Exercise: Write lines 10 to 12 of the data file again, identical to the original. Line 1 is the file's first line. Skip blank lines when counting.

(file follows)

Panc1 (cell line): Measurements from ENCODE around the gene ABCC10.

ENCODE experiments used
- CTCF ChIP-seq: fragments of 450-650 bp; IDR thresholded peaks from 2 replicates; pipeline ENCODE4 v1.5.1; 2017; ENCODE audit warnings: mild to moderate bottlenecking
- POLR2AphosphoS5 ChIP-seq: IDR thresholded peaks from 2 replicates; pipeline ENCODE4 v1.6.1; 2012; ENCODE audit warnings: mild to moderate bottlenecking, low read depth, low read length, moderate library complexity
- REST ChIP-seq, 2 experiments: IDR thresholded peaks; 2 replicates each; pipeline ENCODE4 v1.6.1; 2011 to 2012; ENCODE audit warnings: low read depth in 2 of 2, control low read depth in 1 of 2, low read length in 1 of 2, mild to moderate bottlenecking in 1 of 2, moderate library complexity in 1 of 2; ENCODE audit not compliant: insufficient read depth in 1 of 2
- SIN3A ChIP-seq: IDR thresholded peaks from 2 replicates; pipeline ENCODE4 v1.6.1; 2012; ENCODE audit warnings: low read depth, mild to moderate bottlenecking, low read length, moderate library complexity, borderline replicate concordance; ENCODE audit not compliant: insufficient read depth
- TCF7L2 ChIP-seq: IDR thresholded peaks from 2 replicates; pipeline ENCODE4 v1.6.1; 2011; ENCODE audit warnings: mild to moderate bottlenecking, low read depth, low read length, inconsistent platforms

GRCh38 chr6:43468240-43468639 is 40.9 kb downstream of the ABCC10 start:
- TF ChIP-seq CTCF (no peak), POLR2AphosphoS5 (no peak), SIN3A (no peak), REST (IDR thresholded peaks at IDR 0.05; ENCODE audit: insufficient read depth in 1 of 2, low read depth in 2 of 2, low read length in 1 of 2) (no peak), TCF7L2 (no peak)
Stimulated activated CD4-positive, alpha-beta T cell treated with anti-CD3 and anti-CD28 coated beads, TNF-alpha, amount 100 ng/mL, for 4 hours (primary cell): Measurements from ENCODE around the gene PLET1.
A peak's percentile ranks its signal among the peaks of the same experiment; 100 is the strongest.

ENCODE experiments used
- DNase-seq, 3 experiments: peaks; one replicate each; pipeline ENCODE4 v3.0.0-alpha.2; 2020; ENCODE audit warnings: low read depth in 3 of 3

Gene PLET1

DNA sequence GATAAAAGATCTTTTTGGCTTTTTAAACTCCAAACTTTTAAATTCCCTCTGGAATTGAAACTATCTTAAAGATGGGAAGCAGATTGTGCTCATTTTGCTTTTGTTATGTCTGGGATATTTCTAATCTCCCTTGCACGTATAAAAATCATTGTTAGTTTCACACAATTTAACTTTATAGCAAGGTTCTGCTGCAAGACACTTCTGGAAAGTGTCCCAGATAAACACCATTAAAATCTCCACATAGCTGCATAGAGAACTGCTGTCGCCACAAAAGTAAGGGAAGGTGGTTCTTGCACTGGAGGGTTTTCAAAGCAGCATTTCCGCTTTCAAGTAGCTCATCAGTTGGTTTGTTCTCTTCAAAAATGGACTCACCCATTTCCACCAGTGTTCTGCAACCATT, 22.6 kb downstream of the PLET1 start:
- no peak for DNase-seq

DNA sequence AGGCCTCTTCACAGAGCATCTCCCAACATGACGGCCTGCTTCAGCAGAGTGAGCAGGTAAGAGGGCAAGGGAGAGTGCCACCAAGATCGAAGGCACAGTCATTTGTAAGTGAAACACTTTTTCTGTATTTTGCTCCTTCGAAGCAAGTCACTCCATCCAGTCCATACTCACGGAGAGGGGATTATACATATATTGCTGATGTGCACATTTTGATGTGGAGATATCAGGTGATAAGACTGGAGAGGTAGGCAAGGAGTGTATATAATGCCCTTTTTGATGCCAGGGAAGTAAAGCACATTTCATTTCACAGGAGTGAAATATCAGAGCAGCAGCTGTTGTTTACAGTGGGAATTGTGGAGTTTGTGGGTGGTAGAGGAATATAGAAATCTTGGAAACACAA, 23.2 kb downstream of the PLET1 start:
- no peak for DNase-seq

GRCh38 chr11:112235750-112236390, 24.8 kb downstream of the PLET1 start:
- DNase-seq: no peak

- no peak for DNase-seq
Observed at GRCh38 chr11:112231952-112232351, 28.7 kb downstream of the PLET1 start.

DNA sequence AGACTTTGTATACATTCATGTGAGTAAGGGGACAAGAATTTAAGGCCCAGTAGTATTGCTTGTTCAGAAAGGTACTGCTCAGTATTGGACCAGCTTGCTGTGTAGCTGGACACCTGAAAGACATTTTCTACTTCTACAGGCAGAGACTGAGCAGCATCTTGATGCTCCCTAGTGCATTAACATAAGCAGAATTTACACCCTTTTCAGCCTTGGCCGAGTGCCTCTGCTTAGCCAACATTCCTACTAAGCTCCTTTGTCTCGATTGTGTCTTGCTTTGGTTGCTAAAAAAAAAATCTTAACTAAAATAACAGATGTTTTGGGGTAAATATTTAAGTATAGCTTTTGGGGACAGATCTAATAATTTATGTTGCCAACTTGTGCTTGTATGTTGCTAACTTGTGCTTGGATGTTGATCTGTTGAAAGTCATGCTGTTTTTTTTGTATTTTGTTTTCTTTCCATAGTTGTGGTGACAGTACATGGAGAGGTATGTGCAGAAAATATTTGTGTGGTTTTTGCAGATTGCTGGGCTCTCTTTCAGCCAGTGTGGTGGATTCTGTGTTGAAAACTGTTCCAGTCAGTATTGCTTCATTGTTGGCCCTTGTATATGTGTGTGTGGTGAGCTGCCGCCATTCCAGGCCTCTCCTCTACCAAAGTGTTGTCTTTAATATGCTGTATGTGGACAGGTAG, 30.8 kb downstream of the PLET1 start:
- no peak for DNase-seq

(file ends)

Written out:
Stimulated activated CD4-positive, alpha-beta T cell treated with anti-CD3 and anti-CD28 coated beads, TNF-alpha, amount 100 ng/mL, for 4 hours (primary cell): Measurements from ENCODE around the gene PLET1.
A peak's percentile ranks its signal among the peaks of the same experiment; 100 is the strongest.

ENCODE experiments used